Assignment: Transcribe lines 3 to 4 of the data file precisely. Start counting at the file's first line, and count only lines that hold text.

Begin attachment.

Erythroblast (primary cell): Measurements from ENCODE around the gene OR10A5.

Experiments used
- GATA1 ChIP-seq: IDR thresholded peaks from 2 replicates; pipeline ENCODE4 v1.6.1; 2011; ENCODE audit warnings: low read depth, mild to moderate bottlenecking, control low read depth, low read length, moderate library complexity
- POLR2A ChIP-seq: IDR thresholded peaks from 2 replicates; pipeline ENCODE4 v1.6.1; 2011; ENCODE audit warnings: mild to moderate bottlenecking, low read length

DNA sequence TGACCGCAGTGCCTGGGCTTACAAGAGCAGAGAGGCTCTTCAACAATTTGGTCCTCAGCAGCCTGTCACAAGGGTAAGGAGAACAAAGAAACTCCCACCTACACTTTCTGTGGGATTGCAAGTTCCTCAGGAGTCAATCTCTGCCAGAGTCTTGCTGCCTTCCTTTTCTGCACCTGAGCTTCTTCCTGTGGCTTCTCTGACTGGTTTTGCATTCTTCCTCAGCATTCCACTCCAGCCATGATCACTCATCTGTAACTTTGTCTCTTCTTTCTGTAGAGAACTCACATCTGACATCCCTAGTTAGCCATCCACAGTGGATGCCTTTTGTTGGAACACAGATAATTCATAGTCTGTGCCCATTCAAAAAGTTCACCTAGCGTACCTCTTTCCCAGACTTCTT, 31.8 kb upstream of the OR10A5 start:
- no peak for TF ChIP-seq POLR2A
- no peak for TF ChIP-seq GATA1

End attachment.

- GATA1 ChIP-seq: IDR thresholded peaks from 2 replicates; pipeline ENCODE4 v1.6.1; 2011; ENCODE audit warnings: low read depth, mild to moderate bottlenecking, control low read depth, low read length, moderate library complexity
- POLR2A ChIP-seq: IDR thresholded peaks from 2 replicates; pipeline ENCODE4 v1.6.1; 2011; ENCODE audit warnings: mild to moderate bottlenecking, low read length